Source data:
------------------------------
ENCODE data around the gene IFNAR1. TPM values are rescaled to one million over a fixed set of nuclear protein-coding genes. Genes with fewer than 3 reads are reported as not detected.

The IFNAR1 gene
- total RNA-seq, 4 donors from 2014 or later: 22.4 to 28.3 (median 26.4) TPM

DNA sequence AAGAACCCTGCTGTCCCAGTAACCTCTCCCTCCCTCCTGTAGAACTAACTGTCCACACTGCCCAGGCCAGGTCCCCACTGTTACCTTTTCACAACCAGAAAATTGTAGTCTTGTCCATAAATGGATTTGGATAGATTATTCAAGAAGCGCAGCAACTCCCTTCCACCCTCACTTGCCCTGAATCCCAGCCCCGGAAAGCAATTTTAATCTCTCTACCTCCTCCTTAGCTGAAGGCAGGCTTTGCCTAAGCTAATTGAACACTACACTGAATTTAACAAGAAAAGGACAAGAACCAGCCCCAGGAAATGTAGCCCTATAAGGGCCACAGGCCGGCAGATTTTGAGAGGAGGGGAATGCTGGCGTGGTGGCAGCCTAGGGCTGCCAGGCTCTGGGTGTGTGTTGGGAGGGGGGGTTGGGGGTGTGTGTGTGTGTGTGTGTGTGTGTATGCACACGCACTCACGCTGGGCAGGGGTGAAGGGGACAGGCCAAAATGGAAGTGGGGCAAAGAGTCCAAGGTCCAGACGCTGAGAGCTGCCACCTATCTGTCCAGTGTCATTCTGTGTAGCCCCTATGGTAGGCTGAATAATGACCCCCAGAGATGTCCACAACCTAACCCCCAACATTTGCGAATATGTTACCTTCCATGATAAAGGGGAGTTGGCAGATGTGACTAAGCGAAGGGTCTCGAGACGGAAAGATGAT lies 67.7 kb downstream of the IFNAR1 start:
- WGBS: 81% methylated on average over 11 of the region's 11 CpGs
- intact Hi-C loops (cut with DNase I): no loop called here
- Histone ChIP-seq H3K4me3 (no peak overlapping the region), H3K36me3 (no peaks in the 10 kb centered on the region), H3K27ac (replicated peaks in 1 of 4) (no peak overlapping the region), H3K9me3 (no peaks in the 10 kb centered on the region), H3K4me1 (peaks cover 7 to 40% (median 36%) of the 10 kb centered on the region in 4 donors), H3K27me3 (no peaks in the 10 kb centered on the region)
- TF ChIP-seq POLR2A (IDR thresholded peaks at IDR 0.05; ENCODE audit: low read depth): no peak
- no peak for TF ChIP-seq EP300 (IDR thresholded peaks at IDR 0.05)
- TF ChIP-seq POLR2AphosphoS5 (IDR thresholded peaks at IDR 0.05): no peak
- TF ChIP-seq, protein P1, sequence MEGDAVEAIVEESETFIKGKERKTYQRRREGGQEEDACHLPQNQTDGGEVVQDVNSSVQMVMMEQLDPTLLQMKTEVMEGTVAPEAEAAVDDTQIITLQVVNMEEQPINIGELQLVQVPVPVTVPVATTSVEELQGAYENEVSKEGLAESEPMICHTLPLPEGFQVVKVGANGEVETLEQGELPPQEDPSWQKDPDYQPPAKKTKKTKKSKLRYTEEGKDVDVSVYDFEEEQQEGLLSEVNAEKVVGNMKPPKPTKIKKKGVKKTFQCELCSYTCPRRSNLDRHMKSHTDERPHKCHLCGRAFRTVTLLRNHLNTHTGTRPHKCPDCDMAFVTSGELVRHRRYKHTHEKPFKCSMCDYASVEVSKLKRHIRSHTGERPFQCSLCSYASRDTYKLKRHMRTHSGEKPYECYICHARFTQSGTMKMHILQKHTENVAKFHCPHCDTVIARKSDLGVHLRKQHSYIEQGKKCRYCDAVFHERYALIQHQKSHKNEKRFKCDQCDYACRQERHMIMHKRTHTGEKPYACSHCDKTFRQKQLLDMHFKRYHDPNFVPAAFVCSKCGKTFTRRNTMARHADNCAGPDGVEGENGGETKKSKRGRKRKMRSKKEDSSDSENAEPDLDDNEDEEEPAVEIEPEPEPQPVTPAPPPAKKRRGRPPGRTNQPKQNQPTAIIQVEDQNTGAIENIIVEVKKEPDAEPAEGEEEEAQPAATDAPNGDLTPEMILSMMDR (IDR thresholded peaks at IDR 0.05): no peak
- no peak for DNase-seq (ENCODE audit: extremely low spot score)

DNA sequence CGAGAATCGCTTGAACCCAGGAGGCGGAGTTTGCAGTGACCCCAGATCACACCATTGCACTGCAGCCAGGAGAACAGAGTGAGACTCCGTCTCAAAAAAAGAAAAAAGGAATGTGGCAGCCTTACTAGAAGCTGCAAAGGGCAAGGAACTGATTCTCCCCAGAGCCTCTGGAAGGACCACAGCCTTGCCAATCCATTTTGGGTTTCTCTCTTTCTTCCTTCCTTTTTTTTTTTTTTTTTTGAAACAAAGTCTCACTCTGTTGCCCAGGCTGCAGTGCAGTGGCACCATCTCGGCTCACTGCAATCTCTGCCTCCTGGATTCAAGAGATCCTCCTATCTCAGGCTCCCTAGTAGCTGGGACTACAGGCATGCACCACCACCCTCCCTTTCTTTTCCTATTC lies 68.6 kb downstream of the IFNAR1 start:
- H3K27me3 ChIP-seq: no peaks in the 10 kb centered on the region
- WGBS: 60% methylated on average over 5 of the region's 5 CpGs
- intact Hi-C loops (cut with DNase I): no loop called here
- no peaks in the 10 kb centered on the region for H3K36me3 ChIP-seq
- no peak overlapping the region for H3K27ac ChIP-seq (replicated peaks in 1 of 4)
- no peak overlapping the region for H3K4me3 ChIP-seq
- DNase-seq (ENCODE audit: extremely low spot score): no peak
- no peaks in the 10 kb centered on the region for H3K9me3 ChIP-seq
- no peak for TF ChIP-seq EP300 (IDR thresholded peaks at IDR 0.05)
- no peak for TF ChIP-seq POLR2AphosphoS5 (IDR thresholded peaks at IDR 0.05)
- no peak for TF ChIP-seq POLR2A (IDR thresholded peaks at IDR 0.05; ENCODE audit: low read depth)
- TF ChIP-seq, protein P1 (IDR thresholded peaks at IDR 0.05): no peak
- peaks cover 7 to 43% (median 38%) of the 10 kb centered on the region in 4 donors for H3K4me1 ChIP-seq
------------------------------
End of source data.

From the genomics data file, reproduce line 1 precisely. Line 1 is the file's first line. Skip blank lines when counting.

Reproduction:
ENCODE data around the gene IFNAR1. TPM values are rescaled to one million over a fixed set of nuclear protein-coding genes. Genes with fewer than 3 reads are reported as not detected.